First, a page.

Guide To Valgus Knee Prevention
What is Valgus Deformity?
Valgus knee is a lower leg deformity that exists when the bone at the knee joint is angled out and away from the body’s midline. This causes the inability for a person to touch his or her ankles while the knees touch together. When the legs are not aligned properly, there is additional stress and pressure placed on the knee joint that can result in pain and discomfort as well as secondary issues as the person ages.
Causes of Valgus Deformity
While there are multiple reasons for Valgus deformity, the primary cause is genetics. When genetics are the reason for the deformity, both legs are affected with an angle. If you have Valgus deformity, chances are that someone in your family has the same condition. Valgus deformity is common in young children, and while about 75 percent of children ages three to five have knock knees, Boston Children’s Hospital reports that about 99% of these conditions self-correct by age seven to eight.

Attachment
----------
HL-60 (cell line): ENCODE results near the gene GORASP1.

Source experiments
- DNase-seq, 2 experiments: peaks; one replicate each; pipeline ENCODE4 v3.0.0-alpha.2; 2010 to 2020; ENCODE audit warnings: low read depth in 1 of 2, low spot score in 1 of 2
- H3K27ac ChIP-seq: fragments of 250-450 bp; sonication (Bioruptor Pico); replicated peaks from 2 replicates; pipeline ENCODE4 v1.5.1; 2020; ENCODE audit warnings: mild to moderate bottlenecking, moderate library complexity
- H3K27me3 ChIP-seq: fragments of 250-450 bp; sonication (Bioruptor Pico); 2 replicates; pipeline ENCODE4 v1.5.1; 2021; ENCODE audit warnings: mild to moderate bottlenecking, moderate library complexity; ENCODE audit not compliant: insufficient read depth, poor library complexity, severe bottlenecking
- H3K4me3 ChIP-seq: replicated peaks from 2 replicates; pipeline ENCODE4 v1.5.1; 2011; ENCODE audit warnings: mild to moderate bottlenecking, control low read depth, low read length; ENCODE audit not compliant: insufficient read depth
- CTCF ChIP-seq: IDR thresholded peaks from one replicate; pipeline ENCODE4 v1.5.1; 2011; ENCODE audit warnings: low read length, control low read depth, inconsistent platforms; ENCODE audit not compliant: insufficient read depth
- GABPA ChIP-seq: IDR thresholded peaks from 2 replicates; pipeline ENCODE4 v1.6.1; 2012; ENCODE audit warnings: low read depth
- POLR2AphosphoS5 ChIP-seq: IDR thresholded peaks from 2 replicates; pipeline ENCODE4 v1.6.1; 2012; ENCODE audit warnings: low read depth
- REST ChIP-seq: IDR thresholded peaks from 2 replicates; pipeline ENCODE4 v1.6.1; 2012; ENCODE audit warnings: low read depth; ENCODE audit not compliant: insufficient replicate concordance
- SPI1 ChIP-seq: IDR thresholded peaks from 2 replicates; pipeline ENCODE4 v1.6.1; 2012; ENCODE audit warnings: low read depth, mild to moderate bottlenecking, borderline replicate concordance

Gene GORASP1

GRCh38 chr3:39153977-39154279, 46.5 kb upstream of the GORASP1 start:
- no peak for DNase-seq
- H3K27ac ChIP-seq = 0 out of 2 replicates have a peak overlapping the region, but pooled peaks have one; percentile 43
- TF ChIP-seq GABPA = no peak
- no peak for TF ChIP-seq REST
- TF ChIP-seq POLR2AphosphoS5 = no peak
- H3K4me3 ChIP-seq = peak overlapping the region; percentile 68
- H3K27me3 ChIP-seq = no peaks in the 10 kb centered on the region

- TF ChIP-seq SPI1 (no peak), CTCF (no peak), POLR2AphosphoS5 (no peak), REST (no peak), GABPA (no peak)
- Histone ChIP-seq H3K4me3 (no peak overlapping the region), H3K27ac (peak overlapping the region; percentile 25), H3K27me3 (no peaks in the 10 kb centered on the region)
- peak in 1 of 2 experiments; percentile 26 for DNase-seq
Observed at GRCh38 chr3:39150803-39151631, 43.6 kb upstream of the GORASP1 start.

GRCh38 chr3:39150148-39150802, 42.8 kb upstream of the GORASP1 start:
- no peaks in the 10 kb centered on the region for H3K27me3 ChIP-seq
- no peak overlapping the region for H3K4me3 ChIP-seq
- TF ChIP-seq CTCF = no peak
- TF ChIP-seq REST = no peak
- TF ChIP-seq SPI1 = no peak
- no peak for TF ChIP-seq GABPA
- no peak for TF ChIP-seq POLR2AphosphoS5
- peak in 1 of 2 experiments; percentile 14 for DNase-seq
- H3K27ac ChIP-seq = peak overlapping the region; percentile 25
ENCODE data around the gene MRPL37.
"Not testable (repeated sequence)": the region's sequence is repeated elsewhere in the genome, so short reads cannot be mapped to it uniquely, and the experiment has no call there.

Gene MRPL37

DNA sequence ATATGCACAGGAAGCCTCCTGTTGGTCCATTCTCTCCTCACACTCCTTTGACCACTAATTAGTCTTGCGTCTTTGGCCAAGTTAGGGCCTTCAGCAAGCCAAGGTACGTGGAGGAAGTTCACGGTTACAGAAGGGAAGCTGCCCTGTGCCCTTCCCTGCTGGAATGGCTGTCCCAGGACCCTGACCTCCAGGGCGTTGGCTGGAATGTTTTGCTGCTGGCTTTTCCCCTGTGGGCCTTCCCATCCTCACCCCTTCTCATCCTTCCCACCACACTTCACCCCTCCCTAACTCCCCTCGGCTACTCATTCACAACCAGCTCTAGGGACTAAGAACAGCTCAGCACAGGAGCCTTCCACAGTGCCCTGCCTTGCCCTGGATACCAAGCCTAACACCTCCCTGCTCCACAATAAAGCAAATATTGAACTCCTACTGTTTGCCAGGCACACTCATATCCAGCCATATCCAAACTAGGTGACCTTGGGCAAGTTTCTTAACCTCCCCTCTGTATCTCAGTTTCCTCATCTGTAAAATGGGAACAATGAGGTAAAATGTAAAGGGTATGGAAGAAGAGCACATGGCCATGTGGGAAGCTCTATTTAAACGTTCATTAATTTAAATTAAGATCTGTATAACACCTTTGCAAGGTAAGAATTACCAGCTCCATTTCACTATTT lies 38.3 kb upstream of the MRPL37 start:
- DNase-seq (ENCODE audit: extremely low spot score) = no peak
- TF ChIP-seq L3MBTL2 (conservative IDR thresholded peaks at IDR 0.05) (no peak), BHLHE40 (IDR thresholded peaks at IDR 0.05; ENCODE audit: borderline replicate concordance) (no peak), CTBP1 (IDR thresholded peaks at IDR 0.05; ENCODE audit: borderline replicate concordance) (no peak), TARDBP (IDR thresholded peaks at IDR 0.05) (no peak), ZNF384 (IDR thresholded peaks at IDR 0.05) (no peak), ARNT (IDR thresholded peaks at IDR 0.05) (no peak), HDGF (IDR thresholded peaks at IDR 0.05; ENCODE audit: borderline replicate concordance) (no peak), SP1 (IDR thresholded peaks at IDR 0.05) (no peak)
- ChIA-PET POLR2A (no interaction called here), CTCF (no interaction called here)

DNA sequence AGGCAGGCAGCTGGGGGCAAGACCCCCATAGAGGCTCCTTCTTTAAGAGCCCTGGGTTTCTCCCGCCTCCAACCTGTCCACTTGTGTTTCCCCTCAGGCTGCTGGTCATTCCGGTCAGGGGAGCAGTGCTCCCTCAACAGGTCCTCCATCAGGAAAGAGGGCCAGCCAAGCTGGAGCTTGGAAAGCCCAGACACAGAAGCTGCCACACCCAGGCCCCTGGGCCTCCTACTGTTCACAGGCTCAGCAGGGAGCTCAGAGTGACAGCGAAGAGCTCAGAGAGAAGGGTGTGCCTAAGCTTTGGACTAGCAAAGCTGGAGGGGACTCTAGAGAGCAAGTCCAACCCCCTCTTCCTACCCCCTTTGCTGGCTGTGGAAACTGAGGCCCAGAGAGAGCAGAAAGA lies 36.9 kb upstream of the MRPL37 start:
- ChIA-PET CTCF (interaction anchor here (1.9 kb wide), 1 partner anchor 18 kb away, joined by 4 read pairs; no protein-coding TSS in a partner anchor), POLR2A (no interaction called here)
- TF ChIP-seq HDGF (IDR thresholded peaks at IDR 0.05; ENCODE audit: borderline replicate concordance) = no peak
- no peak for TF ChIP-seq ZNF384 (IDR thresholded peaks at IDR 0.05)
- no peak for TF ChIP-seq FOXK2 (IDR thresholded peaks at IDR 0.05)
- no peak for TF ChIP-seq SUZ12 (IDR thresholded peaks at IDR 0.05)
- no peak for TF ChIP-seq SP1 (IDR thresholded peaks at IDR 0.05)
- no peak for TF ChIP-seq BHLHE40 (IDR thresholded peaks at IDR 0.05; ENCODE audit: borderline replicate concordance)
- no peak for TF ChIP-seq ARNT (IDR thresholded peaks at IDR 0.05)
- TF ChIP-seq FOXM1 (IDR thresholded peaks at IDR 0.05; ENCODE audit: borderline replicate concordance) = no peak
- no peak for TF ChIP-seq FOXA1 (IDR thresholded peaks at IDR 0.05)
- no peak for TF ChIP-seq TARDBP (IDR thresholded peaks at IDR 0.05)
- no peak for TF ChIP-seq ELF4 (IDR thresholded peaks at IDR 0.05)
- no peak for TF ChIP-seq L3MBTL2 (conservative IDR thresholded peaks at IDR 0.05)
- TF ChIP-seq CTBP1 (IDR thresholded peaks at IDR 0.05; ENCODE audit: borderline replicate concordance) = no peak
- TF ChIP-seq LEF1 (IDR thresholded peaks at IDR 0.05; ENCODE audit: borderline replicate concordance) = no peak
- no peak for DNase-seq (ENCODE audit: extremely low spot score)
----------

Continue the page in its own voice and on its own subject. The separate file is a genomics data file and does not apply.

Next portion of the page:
- Outside of genetics, there are other causes of Valgus deformity, including the following:
- Tibial plateau fracture or an injury to the growth plate in childhood
- Vitamin D deficiency, also known as rickets when the deficiency is extreme
- Obesity, which can also make the condition more severe according to the Journal of Pediatric Orthopedics
- Arthritis in the knee
Effects of Valgus Deformity
Treatment for Valgus Deformity
What Is Knee Valgus
Knee valgus occurs when the femur rotates inward, whether due to structural deformity or weakness in the muscles and ligaments that support the knee.
When it occurs both knees point towards one another in a standing position, rather than being pointed forward.
Typically, someone with knee valgus will have their femurs pointed inwards with their hips being in constant internal rotation.
These two factors work together to rotate the knees inwards.
Furthermore, flat feet or collapsed arches normally accompanies knee valgus.
Some people may also have tibia external rotation to compensate for the knock knees.